Access

You are not currently logged in.

Access your personal account or get JSTOR access through your library or other institution:

login

Log in to your personal account or through your institution.

If You Use a Screen Reader

This content is available through Read Online (Free) program, which relies on page scans. Since scans are not currently available to screen readers, please contact JSTOR User Support for access. We'll provide a PDF copy for your screen reader.

Gender and the New Inequality: Explaining the College/Non-College Wage Gap

Leslie McCall
American Sociological Review
Vol. 65, No. 2 (Apr., 2000), pp. 234-255
Stable URL: http://www.jstor.org/stable/2657439
Page Count: 22
  • Read Online (Free)
  • Download ($14.00)
  • Subscribe ($19.50)
  • Cite this Item
Since scans are not currently available to screen readers, please contact JSTOR User Support for access. We'll provide a PDF copy for your screen reader.
Gender and the New Inequality: Explaining the College/Non-College Wage Gap
Preview not available

Abstract

The new inequality is often characterized by the increasing wage gap between workers with a college education and those without. Yet, although the gap in hourly wages between college-educated and non-college-educated women is high and rising, the topic has been overshadowed by research on gender inequality and wage inequality among men. Using the 1990 5-percent Public Use Microdata Samples, independent sources of macro data, and controls for individual human capital characteristics, I examine the association between the college/non-college wage gap and key aspects of local economic conditions for women and men. While the college/non-college wage gap among women is comparable in size to the gap among men, significant gender differences emerge in the underlying sources of high wage gaps in over 500 labor markets across the United States. Compared with men, flexible and insecure employment conditions (e.g., joblessness, casualization, and immigration) are more important in fostering high wage gaps among women than are technology, trade, and industrial composition, the prevailing explanations of rising wage inequality over time. Based on these gender differences, I reconsider the debate on labor-market restructuring and inequality and discuss a new analytical focus on differences in within-gender inequality.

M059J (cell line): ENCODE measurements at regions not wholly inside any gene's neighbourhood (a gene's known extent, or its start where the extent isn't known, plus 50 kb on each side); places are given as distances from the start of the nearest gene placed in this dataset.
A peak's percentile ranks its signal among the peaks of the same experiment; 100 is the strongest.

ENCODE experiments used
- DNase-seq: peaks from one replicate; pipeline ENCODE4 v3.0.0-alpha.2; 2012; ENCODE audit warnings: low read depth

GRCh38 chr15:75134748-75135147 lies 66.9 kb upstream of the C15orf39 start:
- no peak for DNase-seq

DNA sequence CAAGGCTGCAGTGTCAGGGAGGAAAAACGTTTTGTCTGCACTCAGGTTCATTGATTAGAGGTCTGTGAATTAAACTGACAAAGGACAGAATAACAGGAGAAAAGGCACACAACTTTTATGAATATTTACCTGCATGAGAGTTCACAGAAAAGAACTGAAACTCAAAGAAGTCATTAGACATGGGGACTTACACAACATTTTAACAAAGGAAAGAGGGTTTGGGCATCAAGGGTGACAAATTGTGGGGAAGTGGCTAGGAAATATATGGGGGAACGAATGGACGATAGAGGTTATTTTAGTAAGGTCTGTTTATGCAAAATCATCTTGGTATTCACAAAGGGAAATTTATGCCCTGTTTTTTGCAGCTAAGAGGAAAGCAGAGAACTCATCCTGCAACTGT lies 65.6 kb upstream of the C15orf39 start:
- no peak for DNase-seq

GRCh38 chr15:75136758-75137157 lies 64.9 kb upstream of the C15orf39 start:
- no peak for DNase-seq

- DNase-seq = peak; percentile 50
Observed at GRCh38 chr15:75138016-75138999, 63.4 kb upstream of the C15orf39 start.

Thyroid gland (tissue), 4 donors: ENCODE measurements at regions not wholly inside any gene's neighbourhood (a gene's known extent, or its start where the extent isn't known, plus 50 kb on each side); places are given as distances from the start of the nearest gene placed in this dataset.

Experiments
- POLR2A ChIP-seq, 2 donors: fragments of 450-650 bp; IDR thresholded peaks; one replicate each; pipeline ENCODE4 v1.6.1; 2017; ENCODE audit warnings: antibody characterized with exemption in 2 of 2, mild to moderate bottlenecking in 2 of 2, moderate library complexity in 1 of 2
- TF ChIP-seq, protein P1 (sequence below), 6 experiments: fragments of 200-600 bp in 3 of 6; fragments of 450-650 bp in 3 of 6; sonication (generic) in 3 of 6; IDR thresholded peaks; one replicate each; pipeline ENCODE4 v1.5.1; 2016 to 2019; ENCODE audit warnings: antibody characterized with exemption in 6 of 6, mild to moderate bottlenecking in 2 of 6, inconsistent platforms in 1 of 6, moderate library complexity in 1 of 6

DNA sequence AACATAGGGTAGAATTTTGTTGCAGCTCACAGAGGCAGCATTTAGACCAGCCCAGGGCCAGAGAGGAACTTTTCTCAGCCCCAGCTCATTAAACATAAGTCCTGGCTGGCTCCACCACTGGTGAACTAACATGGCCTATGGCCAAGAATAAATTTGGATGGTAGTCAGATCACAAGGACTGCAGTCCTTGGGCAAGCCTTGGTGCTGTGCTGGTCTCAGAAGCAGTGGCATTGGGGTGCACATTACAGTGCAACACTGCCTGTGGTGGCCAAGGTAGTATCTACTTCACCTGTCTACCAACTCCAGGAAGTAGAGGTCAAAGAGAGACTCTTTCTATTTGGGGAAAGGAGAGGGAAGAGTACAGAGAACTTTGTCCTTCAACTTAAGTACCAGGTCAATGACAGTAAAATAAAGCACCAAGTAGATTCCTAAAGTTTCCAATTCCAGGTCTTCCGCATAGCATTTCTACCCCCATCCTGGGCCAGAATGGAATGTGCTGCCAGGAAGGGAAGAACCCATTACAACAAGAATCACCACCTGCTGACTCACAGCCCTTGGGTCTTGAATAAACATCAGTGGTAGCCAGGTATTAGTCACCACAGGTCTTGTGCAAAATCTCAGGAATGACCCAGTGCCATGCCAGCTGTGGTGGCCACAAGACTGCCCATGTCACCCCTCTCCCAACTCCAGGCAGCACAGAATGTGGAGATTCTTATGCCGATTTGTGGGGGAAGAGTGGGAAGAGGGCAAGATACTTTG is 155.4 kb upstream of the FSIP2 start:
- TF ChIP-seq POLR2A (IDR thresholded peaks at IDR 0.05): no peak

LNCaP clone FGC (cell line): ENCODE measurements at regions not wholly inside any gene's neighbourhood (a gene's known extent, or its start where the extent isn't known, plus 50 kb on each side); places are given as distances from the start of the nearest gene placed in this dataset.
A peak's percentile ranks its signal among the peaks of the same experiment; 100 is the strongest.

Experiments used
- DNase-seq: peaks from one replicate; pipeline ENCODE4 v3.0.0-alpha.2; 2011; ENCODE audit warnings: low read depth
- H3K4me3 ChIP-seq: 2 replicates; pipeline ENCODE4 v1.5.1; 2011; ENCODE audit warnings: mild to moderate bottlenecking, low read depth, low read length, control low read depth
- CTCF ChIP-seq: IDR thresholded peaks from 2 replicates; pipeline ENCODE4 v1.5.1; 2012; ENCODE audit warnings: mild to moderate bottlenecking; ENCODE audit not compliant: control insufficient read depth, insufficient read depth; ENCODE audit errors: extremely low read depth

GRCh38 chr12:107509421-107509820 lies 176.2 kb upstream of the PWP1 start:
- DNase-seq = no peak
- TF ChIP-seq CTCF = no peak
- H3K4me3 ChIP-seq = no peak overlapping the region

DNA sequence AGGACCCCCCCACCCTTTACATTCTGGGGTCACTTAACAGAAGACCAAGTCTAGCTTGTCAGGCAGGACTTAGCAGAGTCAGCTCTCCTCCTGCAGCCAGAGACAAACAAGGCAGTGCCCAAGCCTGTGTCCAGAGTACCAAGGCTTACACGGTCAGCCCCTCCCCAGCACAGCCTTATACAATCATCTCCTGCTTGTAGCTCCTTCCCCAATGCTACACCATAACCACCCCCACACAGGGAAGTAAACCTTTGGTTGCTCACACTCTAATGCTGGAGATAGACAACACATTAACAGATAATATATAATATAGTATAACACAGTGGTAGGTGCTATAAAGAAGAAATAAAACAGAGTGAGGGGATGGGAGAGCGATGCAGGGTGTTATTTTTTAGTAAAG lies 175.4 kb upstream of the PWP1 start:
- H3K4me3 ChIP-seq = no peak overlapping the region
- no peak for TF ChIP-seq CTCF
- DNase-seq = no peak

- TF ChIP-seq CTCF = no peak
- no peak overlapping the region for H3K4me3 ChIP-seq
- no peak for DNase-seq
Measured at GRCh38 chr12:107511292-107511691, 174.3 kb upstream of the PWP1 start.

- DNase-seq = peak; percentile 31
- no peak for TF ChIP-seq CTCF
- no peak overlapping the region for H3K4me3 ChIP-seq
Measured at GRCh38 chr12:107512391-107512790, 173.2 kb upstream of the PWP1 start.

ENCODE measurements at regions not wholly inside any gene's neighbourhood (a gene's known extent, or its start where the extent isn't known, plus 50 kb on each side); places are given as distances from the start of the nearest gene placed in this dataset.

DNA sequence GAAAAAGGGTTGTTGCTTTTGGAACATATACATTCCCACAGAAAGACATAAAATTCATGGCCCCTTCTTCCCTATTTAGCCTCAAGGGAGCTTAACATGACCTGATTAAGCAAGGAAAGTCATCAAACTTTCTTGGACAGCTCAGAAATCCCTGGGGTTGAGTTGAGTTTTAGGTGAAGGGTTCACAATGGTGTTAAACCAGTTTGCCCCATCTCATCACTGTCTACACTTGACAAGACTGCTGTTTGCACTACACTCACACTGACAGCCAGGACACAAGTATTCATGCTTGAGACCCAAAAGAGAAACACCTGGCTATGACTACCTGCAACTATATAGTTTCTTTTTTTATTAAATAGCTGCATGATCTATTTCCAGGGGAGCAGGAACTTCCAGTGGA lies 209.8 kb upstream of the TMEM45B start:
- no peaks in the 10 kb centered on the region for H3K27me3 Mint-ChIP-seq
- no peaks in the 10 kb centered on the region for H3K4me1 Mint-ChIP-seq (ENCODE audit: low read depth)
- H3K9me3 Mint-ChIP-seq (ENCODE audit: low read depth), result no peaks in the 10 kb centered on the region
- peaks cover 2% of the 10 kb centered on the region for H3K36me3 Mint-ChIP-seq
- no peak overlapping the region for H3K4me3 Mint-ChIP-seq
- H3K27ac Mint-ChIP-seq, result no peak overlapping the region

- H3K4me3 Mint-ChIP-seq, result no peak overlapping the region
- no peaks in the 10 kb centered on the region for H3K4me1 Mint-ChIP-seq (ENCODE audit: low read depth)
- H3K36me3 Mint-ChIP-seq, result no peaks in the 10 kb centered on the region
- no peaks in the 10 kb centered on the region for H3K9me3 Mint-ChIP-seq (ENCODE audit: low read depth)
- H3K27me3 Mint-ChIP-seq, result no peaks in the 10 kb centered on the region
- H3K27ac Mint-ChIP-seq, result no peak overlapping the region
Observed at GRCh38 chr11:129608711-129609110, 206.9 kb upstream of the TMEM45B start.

Page Thumbnails

  • Thumbnail: Page 
234
    234
  • Thumbnail: Page 
235
    235
  • Thumbnail: Page 
236
    236
  • Thumbnail: Page 
237
    237
  • Thumbnail: Page 
238
    238
  • Thumbnail: Page 
239
    239
  • Thumbnail: Page 
240
    240
  • Thumbnail: Page 
241
    241
  • Thumbnail: Page 
242
    242
  • Thumbnail: Page 
243
    243
  • Thumbnail: Page 
244
    244
  • Thumbnail: Page 
245
    245
  • Thumbnail: Page 
246
    246
  • Thumbnail: Page 
247
    247
  • Thumbnail: Page 
248
    248
  • Thumbnail: Page 
249
    249
  • Thumbnail: Page 
250
    250
  • Thumbnail: Page 
251
    251
  • Thumbnail: Page 
252
    252
  • Thumbnail: Page 
253
    253
  • Thumbnail: Page 
254
    254
  • Thumbnail: Page 
255
    255